I ended up finding one in a nearby town, but it needed some repairs and cosmetic attention. The car seemed to run pretty good, but it wasn’t in a condition yet for me to enjoy as a driver. Nearly a year after I bought that Spitty it was on the road and looking sharp. There I finally was tooling around in a Triumph Spitfire.
Life was great until the car kept breaking down on me. One thing after another and money being poured into it constantly I hoisted the white flag of surrender Car Theft Insurance and put it up for sale. It was hard to find a buyer for that car, but eventually I got rid of it. I was as happy that day as I was the day I bought it.
Twenty years later I got a call from my brother who was kicking tires in a Ferrari dealership in Denver, Colorado. He was standing next to a Triumph Spitfire in that showroom full of Ferraris. It was a one-owner with 24,000 original miles. He told me the car looked like it was brand new. His intent was not to raise my interest in buying it, but rather to let me know because he knew how much I loved those cars.
Not an hour later I was wiring a ridiculous amount of money to Ferrari of Denver. The car was becoming mine. I was going to own the most incredible Spitty on the planet. I couldn’t believe it. With more excitement than I’d experienced in years I shared the news with my wife. Luckily she remembered my passion with these stupid little cars and was fully supportive.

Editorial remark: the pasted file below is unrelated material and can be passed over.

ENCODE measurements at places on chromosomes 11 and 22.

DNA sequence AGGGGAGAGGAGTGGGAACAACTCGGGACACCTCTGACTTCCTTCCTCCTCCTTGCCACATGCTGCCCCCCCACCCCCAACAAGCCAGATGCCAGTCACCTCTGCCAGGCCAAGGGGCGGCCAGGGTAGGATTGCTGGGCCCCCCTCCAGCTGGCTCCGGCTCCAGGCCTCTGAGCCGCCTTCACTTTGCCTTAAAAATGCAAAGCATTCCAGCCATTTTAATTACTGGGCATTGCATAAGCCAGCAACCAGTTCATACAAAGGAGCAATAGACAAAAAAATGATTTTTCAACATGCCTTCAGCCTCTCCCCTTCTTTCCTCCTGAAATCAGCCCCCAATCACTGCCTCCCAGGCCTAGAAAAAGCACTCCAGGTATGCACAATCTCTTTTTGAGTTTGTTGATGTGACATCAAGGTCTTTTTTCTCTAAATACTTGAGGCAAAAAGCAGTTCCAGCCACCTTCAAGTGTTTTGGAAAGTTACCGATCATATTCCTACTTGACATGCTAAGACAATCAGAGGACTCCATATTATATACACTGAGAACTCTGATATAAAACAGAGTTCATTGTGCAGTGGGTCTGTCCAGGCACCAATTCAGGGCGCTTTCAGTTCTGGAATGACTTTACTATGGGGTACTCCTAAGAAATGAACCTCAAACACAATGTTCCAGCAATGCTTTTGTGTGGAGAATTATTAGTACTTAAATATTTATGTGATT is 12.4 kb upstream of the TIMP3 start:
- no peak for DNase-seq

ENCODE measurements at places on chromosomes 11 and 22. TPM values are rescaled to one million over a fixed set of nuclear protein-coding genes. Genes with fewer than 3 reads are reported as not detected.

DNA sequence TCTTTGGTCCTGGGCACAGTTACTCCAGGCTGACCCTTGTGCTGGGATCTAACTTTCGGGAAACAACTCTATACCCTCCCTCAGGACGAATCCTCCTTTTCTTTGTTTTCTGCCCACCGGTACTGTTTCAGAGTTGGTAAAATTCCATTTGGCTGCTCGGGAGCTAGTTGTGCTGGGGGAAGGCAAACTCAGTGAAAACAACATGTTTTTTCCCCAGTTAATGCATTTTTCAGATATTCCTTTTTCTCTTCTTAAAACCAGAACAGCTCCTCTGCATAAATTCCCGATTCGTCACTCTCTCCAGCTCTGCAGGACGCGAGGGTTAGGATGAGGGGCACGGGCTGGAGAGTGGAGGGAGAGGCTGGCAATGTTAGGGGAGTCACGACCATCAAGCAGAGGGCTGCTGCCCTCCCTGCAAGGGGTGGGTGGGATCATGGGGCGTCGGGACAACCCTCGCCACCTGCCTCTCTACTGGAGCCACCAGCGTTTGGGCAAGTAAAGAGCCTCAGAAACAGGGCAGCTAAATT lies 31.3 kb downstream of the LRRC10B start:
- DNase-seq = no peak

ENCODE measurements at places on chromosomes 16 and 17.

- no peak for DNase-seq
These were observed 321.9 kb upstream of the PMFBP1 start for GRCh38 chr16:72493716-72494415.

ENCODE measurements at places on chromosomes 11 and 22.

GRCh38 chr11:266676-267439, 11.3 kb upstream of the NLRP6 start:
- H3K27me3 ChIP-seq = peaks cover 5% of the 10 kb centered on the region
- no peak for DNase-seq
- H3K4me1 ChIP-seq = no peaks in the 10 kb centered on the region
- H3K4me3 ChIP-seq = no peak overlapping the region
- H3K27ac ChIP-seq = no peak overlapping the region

The car arrived to our home in Florida. It was beyond my expectations. It truly was like a new car in every way. I felt guilty driving it not only because what I paid for it would have fed a third world country for a day (just being facetious), but because I couldn’t imagine scratching it. I drove it around anyway.
I was overwhelmed with joy as I drove around with the top down, sunglasses on, and my arm hanging out the window. My dream came true – 33 years later. I had a grin from ear to ear…until the damn thing broke down in the middle of traffic. It had to be flat bedded to a place that thought they might be able to work on it. I didn’t factor into all this that the mechanics from the seventies who worked on these were retired or deceased.
Long story short the car always broke down. It sure looked good in car shows, but getting there was another story. So, one day I made the decision to sell it. I just couldn’t handle going out to Car Paint Protection Near Me dinner with it and having to take a taxi home especially the day after spending $500 to get it fixed. On eBay it went, together with all the trophies and ribbons from the cars show it was in.
The eBay auction went crazy – beyond what I ever imagined. I actually made a handsome profit on the car even after all the service I spent on it. I was truly happier the day I sold it than the day I bought it. I got rid of a headache and made a load of money. The first question my wife asked me as we watched the Spitty get loaded on a truck destined to its new owner was “so, is that your last Triumph Spitfire?” I replied “probably not”.